• BT is developing a plan to take out existing equipment and install new equipment that is designed to provide "minimal disruption in service," Barraclough noted.

• CitiCapital could still sue the city, but attorneys declined to speculate for what reason, since they believe the city took proper action in terminating the lease.

• If the city does not prevail in a taxpayer lawsuit, City Attorney Ken Schatz said the city would file a claim with the city's insurer to make payment.

• Likewise, if CitiCaptial sues the city, in all likelihood the city would file a claim with its insurance company, if it did not prevail in court, to pay any damage.

* Additional borrowing costs due to the bond ratings downgrades by Moody's could cost the city as much as $500 to $5000 in interest per $1 million borrowed per year. The city is also looking to issue bonds through the state Municipal Bond Bank to get better rates.

David Provost, the senior vice president for finance at Champlain College and chairman of the Burlington Telecom Blue Ribbon Committee, told the audience, "We would have loved to have it resolved sooner, but we were told early on by [the consultants] that this is a process and it takes time. The Blue Ribbon Committee is satisfied with Dorman & Fawcett and satisfied with their efforts to date and now it's onto the next steps of finding the next strategic partner."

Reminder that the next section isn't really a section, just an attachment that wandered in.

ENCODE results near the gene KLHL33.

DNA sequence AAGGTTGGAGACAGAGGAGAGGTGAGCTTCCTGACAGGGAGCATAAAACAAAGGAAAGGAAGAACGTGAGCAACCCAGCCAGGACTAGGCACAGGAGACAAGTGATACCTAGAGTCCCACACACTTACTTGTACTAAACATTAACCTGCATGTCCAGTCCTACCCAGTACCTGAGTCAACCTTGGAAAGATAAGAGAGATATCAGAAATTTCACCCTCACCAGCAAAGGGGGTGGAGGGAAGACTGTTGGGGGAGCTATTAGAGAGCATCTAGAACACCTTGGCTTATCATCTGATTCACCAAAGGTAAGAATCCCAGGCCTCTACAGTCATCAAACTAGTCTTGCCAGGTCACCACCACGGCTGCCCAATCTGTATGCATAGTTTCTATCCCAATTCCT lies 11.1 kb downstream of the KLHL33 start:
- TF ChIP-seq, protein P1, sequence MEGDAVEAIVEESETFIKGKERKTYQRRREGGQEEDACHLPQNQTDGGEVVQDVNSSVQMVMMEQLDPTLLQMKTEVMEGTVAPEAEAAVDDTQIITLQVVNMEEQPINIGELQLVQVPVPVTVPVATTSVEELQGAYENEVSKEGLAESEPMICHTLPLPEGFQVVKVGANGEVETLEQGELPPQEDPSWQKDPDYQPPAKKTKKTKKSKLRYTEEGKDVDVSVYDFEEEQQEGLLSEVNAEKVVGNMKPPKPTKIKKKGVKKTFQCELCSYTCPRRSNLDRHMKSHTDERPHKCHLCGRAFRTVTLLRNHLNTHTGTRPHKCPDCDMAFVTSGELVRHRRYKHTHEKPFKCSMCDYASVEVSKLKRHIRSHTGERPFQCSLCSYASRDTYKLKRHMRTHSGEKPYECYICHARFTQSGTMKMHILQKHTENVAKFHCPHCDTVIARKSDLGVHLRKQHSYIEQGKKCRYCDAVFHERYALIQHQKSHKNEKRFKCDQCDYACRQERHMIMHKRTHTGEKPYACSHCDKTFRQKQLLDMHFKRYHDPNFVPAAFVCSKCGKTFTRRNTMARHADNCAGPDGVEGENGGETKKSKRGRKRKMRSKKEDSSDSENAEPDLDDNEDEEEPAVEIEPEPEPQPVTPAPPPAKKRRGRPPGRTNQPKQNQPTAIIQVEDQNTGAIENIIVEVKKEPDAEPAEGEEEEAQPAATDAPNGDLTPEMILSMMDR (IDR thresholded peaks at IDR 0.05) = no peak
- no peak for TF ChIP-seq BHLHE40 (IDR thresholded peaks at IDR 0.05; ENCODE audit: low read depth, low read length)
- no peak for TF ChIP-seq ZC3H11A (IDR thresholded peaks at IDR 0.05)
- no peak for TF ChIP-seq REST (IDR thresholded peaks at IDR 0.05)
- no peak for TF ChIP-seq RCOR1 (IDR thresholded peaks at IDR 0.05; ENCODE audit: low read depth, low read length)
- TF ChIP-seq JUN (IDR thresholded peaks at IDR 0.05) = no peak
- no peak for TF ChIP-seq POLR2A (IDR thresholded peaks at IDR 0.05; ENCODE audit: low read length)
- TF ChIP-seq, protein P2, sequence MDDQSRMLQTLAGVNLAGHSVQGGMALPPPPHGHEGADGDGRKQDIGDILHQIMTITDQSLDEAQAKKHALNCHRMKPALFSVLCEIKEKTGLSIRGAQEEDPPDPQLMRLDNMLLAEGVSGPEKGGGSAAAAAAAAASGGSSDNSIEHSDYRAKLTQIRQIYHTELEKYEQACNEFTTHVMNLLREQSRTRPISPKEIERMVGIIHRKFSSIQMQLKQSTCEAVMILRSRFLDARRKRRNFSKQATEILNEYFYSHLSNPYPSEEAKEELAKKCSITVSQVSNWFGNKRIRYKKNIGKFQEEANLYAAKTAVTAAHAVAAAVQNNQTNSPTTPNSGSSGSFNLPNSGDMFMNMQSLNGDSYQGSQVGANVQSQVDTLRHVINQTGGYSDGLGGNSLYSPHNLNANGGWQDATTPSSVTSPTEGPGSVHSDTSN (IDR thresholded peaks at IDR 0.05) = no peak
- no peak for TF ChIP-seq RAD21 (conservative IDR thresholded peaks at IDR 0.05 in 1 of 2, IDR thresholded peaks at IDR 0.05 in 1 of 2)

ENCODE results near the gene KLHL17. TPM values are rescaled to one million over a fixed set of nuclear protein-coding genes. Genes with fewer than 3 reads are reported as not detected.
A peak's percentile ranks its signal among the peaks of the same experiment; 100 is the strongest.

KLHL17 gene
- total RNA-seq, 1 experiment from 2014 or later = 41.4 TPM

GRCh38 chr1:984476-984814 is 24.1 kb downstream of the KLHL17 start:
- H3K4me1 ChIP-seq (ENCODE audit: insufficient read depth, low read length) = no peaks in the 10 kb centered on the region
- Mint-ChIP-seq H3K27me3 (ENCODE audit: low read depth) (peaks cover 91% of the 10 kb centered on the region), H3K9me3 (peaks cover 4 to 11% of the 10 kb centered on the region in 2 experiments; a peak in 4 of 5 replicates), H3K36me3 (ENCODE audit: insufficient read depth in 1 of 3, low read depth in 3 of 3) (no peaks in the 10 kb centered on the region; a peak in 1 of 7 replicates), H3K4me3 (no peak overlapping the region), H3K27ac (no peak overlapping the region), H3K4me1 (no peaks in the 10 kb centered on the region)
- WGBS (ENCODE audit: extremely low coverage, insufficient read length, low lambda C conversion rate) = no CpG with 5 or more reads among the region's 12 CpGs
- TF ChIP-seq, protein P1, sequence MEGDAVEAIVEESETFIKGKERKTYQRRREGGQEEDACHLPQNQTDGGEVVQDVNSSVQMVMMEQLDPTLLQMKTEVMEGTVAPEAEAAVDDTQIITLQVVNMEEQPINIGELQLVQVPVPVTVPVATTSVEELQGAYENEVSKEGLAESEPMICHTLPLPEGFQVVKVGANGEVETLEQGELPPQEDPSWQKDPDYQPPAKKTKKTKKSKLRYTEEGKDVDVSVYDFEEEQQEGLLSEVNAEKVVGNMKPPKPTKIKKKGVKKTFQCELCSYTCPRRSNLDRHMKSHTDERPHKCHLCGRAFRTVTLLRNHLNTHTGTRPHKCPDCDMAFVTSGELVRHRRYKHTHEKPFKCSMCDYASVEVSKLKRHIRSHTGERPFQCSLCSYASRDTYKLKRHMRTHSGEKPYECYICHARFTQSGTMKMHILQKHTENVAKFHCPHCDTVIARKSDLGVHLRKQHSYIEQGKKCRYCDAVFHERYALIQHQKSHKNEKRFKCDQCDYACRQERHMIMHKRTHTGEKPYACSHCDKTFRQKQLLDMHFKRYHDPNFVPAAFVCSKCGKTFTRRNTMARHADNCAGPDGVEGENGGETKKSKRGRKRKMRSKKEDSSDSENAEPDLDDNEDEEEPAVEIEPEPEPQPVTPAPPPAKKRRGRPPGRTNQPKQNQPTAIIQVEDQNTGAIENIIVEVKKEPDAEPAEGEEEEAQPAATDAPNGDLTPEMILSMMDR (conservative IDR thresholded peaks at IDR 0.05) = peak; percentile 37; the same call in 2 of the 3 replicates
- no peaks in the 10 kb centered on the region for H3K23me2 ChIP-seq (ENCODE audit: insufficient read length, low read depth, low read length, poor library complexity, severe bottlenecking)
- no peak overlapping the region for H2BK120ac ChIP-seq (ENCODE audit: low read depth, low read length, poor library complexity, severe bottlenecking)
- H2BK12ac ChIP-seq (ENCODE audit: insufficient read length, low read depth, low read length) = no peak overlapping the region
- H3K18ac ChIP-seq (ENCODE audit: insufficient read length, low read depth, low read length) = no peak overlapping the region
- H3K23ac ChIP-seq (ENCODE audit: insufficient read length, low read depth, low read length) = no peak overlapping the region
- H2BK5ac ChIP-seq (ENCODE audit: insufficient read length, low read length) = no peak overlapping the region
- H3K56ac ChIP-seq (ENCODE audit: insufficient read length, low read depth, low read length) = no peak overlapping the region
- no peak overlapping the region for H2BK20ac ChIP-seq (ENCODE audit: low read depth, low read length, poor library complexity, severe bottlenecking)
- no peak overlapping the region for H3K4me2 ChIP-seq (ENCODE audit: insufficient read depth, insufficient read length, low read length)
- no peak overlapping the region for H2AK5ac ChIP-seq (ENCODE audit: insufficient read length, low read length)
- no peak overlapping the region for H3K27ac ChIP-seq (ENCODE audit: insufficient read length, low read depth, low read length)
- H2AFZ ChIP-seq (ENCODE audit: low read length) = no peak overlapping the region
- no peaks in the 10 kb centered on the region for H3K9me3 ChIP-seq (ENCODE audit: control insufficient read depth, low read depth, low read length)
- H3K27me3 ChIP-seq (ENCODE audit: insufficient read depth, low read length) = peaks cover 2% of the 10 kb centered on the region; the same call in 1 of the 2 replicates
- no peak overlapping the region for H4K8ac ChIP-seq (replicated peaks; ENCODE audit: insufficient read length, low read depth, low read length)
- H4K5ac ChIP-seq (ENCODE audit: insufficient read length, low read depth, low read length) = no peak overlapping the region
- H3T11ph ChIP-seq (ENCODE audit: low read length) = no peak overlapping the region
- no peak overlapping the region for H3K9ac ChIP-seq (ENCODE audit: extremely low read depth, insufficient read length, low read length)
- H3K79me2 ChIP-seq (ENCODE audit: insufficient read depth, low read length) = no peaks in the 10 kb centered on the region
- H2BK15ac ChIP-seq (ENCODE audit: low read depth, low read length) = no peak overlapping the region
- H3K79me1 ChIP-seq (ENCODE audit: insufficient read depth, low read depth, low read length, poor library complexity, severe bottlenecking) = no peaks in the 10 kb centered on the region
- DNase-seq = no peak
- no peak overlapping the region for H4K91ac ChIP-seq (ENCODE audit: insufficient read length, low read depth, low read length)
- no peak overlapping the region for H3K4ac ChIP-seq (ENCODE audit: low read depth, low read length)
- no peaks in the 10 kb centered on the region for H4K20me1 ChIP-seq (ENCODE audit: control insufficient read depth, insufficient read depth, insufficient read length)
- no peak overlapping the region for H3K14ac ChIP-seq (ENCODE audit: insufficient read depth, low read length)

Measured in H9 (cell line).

Barraclough said BT is in talks with several prospective partners — none of whom he would name publicly because they had signed confidentiality agreements — interested in providing capital and possibly equipment to BT.

Once the consultants line up a few prospective deals, it will bring those first to the Blue Ribbon Committee. After the committee vets the deals, they would then go to the City Council for approval.

In the interim, BT has until February 28 to file a "cure proposal" with the Public Service Board — barring any requests to delay that date. That proposal should spell out how the utility plans to repay the $17 million and complete its network buildout in Burlington.

Download the list of pre-filed questions for the BT meeting: Download BT public questions

Download the FAQ handed out at the meeting: Download BT FAQ

* The original article misidentified one of the speakers in support of BT. It has been updated. Also, late this afternoon, the city made available the FAQ that was passed out at the meeting. It has been added as a PDF download.

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Shay Totten

Shay Totten

Shay Totten wrote "Fair Game," a weekly political column, from April 2008-December 2011.